The aid and humanitarian sector warmly welcomes Australia’s change of stance towards the crisis in Gaza, voting in favour of a ceasefire at the United Nations General Assembly earlier today (Wednesday).
The vote, coupled with the joint statement that Australia signed alongside New Zealand and Canada, shows that Australia is now moving to align with the majority of the world in articulating that a ceasefire is urgently needed, and the killings must stop. It also shows Australia’s willingness to champion international humanitarian law to protect civilians.
The Australian Council for International Development (ACFID), the peak body for the aid and humanitarian sector, thanks the Government for altering its position.
“Australia’s support for a ceasefire is a stand for protecting civilians in Gaza,” said Marc Purcell, CEO of ACFID.
“We recognise the importance of Australia’s shift on this humanitarian catastrophe. This represents a clear-sighted view of our obligations, including the protection of civilians and the upholding of international humanitarian law. Australia has joined hands with New Zealand and Canada, and this move will not go unnoticed.
“Australia’s change in position speaks to the immense work that has been done behind the scenes by parliamentarians, advisors, bureaucrats and advocates, and we thank them for this,” said Mr Purcell.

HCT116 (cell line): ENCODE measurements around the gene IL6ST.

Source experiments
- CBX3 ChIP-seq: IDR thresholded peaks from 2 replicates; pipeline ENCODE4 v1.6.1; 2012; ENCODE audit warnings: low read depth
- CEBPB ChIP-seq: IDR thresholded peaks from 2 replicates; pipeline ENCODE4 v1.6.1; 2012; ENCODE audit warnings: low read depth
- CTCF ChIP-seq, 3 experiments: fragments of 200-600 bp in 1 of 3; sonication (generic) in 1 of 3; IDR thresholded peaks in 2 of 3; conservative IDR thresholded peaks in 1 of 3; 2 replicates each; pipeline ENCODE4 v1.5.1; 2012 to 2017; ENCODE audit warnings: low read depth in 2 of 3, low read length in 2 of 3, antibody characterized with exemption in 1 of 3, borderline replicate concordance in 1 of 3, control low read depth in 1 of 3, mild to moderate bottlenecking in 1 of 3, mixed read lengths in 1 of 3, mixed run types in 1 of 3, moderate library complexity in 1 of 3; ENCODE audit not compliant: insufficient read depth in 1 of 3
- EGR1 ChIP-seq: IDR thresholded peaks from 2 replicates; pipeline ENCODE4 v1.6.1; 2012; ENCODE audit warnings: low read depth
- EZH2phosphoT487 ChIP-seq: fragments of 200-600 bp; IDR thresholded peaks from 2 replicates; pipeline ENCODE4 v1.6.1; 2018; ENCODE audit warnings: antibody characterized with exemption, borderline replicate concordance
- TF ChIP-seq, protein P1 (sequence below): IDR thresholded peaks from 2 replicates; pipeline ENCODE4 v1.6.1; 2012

“The loss of life suffered has been vastly disproportionate and indiscriminate, including by civilians, children and aid workers.”
The humanitarian sector deplores the immense loss of life in Gaza, with the death toll now at least 17,000, including almost 7,000 children. Thousands more children are missing under the rubble. Aid groups warn of a mental health crisis among Palestinian children.
Many Australian organisations are mourning the loss of life of their NGO colleagues and partners in Gaza. The sector grieves with the United Nations family, which has so far lost 135 of its workers. Hundreds of health workers have also died, some of them along with their families.
The focus must now shift to assisting the 2.4 million people who have been displaced, injured and harmed by the military assault by the State of Israel. Humanitarian groups and workers need unimpeded access.
ACFID calls on the Australian government to extend financial support to Australian INGOs and humanitarian agencies doing important work in Gaza to assist those in need – just as the Australian public has been doing.
Australia was one of 153 countries to vote in favour of an immediate ceasefire at the UN General Assembly on Wednesday morning (AEDT). There were 23 abstentions, while 10 voted against it, including the US. Australia abstained in a previous vote in October 2023.
A ceasefire would mean that military activity by all parties to the conflict must end and all hostages must be returned unequivocally, which is called for in the UN resolution.
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